Using (3.15) and (4.3) in (2.10) and (2.13), the expressions for pressure and density for the model (3.16) are given by

where

From (3.4) the nonvanishing component of the electromagnetic field tensor is obtained as

From the above, equation it is observed that the electromagnetic field tensor increases with time.

The reality conditions (Ellis [94])

lead to

respectively.

The dominant energy conditions (Hawking and Ellis [95])

lead to

respectively. The conditions (4.10) and (4.12) impose a restriction on displacement vector .

The expressions for the expansion , Hubble parameter , shear scalar , deceleration parameter and proper volume for the model (3.16) are given by

From (4.14) and (4.15), we obtain

The rotation is identically zero.

The rate of expansion in the direction of , and is given by

Generally the model (3.16) represents an expanding, shearing, and nonrotating universe in which the flow vector is geodetic. The model (3.16) starts expanding at and goes on expanding indefinitely when . Since = constant, the model does not approach isotropy. As increases the proper volume also increases. The physical quantities and decrease as increases. However, if , the process of contraction starts at and at the expansion stops. The electromagnetic field tensor does not vanish when , and . It is observed from (4.16) that when and which implies an accelerating model of the universe. Recent observations of type Ia supernovae [96β100] reveal that the present universe is in accelerating phase and deceleration parameter lies somewhere in the range . It follows that our models of the universe are consistent with recent observations. Either when or , the deceleration parameter approaches the value as in the case of de-Sitter universe.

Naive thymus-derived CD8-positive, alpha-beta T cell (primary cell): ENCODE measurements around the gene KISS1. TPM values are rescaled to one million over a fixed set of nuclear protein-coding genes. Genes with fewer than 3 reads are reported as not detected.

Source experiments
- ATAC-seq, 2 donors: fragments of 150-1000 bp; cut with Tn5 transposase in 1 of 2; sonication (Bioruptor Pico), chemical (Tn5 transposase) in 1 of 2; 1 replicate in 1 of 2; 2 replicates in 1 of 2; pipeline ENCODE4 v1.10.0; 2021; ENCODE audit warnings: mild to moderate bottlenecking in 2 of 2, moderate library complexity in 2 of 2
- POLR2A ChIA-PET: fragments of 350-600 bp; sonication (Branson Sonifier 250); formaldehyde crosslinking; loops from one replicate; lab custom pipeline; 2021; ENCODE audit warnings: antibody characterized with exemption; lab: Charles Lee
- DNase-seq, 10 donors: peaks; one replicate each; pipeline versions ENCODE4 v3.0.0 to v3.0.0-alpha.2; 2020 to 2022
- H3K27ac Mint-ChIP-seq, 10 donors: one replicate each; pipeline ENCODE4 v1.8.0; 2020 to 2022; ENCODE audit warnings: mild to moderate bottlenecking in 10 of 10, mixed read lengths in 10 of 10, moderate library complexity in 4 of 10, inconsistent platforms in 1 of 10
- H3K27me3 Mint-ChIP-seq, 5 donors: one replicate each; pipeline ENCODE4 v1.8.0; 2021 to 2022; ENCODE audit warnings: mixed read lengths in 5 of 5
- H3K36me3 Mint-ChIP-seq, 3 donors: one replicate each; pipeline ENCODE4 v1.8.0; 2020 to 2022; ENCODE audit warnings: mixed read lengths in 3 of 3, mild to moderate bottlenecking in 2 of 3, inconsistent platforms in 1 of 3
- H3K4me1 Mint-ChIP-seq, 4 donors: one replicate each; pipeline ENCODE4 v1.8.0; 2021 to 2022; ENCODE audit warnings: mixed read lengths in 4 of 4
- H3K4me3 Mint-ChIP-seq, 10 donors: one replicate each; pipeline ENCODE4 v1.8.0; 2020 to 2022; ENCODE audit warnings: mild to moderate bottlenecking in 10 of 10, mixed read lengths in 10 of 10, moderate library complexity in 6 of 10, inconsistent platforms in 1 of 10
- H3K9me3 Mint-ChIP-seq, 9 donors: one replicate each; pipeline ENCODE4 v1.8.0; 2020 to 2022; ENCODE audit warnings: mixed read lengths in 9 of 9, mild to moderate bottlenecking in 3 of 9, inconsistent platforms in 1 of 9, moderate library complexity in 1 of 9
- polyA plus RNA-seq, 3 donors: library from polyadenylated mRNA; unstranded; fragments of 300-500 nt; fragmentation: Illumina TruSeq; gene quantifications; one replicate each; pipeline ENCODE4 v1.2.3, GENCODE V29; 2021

#### 5. Field Equations and Their Solution in Absence of Magnetic Field

In absence of magnetic field, the field (2.8) with (2.2) and (2.9) for metric (2.1) reads as

Equations (5.2) and (5.3) lead to

Equations (3.5) and (5.6) lead to

Equations (3.9) and (5.7) lead to

which on integration gives

where and are constants of integration. Hence from (3.9) and (5.9), we have

In this case (3.8) also leads to the same as (3.12).

Therefore, in absence of magnetic field, we have

where is already defined in previous section.

After using suitable transformation of the coordinates, the metric (2.1) reduces to the form where , , , and .